“Meet the people, feel the issues”: this is the guiding ethos of Igniting Change, the ‘intentionally tiny charity’ working to spark positive actions within communities that are doing it tough. While many organisations focus on approaching an issue with an answer and a resolute aim to ‘solve’, Igniting Change operates on the basis of asking people or charities what they need, then figuring out how those needs can be met. Founder and director Jane Tewson CBE says that when people are vulnerable, “it’s dangerous to assume what they want”. Instead, she has guided Igniting Change to act as a “conduit for kindness and effort”, connecting people who need assistance with those who have the desire and knowledge to provide it. This approach is powerful: well-resourced people have the power to make tangible change, says Tewson, and having the ability to direct these resources to the right communities is heartening for both volunteers and beneficiaries. For Igniting Change, connecting extraordinary people in this way is at the heart of catalysing social change, and “encourages people to see the person, not the label”.
While it has always functioned with a “boots on the ground” attitude, during the pandemic Igniting Change had to adapt to a more digital world. Usually, the charity works in-person to catalyse the changes required to execute new tasks, but much of their work had to occur over the phone or online as a port of call for organisations who need help. It’s been an adjustment converting in-person meetings to Zoom calls – “it’s much harder to read the room when you’re not actually in the room”, Jane explains – but regardless, it has been rewarding to see the positive consequences of the sessions they’ve managed to run. Whether it’s delivering cots and nappies to domestic violence survivors, or facilitating support for people recently released from prison, above all it’s “the little stuff that seems so important at the moment”. Indeed, Jane notes that regular exclusion does not cease because of the pandemic, and it is more important than ever to seek out and amplify the voices of those who are struggling.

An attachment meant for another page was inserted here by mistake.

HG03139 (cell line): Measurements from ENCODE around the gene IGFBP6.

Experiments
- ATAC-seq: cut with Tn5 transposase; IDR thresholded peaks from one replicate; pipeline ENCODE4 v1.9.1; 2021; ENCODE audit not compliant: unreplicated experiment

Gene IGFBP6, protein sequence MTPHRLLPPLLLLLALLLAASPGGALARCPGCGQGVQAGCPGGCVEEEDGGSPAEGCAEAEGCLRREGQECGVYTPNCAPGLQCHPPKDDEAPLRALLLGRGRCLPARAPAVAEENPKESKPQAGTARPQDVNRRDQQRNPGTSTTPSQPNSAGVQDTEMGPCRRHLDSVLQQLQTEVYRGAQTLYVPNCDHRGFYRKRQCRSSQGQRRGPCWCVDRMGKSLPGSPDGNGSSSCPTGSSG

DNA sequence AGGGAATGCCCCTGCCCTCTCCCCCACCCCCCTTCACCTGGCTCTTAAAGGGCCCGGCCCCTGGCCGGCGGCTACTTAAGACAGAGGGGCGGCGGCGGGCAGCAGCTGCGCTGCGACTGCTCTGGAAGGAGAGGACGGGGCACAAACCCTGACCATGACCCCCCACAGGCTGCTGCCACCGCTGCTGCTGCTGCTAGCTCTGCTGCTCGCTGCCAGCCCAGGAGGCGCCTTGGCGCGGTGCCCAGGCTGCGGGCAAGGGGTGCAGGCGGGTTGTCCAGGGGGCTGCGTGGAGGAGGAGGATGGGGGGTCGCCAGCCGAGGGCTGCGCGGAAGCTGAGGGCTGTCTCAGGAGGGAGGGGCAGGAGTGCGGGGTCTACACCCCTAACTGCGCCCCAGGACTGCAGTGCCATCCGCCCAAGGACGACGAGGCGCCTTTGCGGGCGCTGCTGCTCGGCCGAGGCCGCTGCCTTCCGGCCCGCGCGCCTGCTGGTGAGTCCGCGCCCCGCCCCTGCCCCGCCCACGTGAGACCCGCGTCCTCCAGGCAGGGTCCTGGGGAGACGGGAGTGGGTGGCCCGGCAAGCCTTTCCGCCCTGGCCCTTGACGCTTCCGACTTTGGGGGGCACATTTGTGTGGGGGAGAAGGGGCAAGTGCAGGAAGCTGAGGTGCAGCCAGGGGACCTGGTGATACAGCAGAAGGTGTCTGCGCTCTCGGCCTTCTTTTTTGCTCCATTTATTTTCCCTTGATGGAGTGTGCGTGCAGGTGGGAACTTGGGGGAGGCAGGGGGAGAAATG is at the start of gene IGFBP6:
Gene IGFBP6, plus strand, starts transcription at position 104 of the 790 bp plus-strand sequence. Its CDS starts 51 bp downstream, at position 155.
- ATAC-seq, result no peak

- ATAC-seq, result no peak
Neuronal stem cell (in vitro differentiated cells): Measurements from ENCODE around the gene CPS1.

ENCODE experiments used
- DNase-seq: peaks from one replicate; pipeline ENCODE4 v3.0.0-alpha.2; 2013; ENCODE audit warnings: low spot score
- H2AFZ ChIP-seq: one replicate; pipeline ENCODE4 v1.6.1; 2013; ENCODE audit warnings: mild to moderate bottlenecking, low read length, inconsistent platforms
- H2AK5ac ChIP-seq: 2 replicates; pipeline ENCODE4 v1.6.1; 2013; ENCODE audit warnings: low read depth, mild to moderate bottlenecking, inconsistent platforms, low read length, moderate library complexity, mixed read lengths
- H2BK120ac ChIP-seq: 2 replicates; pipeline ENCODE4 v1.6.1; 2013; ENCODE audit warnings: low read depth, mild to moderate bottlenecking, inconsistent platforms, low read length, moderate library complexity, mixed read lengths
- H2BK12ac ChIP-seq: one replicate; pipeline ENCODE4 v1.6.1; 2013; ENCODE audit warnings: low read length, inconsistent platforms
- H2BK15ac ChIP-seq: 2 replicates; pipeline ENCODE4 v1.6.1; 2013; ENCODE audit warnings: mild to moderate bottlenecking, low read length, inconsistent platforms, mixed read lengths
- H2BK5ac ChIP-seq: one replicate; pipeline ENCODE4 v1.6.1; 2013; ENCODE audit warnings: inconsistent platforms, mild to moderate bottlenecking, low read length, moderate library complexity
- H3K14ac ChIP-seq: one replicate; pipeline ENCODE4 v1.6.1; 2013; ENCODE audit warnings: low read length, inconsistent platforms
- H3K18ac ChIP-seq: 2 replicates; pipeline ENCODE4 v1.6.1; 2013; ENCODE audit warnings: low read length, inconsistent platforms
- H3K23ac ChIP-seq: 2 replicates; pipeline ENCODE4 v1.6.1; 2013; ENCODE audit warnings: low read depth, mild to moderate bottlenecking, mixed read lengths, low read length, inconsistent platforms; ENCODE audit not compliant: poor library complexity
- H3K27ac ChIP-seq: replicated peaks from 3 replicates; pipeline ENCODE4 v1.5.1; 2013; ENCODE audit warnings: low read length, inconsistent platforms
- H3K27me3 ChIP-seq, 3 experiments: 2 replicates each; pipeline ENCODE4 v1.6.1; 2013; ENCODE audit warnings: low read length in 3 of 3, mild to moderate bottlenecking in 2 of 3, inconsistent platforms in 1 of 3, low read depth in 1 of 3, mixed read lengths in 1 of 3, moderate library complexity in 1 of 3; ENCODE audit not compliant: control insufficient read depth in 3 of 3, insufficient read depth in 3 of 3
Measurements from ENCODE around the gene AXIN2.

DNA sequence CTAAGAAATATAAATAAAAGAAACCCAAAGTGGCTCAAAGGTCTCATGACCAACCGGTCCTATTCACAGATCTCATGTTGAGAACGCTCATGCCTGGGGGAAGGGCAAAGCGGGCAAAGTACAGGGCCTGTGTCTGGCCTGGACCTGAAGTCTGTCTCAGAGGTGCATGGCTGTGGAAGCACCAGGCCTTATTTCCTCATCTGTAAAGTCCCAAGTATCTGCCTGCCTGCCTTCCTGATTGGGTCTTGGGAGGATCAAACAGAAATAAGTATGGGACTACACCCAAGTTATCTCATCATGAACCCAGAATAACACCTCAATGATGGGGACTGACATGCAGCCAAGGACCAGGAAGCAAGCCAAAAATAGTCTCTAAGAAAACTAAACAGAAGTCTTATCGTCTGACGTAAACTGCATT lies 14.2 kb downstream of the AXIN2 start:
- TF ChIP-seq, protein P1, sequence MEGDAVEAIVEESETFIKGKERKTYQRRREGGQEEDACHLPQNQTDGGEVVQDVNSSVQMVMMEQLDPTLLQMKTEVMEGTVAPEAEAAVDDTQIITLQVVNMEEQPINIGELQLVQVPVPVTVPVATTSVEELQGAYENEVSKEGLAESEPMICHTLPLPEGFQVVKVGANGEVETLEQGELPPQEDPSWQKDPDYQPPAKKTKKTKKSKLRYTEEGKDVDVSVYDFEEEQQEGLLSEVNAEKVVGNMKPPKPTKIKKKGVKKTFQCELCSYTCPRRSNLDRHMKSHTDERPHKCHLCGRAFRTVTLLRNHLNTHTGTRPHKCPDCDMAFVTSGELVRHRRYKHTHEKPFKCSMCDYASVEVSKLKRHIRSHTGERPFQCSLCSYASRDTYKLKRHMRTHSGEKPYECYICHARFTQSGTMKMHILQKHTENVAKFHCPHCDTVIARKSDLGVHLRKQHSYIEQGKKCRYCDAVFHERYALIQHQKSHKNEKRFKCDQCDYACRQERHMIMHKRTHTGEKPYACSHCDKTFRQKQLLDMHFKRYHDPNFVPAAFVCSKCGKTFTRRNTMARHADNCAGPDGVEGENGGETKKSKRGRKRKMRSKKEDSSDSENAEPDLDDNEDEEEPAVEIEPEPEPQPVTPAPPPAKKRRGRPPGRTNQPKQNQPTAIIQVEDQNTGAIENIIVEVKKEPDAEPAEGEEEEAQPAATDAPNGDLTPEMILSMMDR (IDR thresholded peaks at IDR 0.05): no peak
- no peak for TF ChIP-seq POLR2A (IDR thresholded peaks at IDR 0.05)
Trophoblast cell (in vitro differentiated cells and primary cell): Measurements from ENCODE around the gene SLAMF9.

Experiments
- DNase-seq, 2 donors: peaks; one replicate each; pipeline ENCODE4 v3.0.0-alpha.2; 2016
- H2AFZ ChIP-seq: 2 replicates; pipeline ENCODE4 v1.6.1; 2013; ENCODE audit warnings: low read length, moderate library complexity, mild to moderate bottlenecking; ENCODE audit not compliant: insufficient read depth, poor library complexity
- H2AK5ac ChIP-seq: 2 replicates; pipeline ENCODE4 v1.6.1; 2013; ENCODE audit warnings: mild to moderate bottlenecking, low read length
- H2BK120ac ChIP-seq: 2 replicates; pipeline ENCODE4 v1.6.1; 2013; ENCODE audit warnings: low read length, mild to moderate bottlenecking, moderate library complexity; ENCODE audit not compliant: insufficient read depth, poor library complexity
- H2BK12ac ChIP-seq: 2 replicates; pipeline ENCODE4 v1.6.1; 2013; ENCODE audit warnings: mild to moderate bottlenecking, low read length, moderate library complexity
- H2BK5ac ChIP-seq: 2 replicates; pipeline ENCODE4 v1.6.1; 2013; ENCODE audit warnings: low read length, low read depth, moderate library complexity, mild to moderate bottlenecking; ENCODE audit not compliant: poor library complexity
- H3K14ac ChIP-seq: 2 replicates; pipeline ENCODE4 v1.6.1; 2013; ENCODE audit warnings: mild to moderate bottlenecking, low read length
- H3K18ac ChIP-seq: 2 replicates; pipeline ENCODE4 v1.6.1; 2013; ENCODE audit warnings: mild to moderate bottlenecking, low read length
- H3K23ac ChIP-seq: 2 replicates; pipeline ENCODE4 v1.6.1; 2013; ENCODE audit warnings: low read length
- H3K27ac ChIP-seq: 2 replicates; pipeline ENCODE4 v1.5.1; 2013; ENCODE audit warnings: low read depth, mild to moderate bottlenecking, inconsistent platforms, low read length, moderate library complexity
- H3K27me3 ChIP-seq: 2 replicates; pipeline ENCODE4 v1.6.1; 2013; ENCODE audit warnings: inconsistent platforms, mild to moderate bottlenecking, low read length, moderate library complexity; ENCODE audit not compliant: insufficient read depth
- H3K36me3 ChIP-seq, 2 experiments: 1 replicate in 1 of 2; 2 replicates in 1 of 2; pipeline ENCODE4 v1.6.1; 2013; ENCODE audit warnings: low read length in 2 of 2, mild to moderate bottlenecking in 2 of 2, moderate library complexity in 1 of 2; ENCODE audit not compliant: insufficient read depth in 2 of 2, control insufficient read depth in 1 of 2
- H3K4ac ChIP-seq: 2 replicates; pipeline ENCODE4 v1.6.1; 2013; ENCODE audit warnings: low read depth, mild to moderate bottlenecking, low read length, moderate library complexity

While new issues have emerged from coronavirus and its associated restrictions, its biggest impact on a community level has been the exacerbation of existing problems. Mental health issues and domestic violence both escalated during the pandemic, but Jane says that helping people with these issues has been more difficult than usual because of reallocation of funding, a widening digital divide, and lack of face-to-face connection. Despite these challenges, Igniting Change has remained “incredibly busy” and was buoyed by the overwhelming altruism that emerged within communities throughout 2020. Since food and human connection are crucial in helping people through the pandemic, lately “things have really been moving” at the charity. It is currently facilitating food deliveries by individuals to families in need, in a life-affirming convergence of connection and food. Overall, Jane feels proud to have seen “entrenched inequality” throughout the pandemic countered with a rich community spirit from people who have been generous with their time and resources.
It is no surprise that spearheading this impactful community work is a woman who has always lived in alignment with her passion for “kindness and curiosity”. As explored in the recently released book ‘The Art of Pollination: The Irrepressible Jane Tewson’, Jane relishes any opportunity to link extraordinary people with each other and enable deep human connection. The book, written by Martin Flanagan, features the courageous people with whom Jane and Igniting Change have worked since the early 1980s, from the streets of London to refugee camps in Sudan and finally to Melbourne. Jane also co-founded Comic Relief, which has become one of Britain’s most successful charities. Throughout her career, she has seen that people wish to make life easier for others who are struggling and that at the end of the day, “everybody wants to help”. Her life has been enriched by the people she connects with from all over the world – and from those living in homeless communities on the streets of London, to child soldiers and refugee camps in Sudan, “I feel so proud to work with them”.
For those whose hearts, like Jane’s, light up by connecting with others, her greatest piece of advice is to be curious, a good listener, and to engage with people you might not usually talk to. To read more about the selfless, passionate and tireless Jane Tewson CBE and her work, you can purchase ‘The Art of Pollination’ via this link. You can support Igniting Change and read more about its work via its website.
For more information on Igniting Change go to www.ignitingchange.org.au
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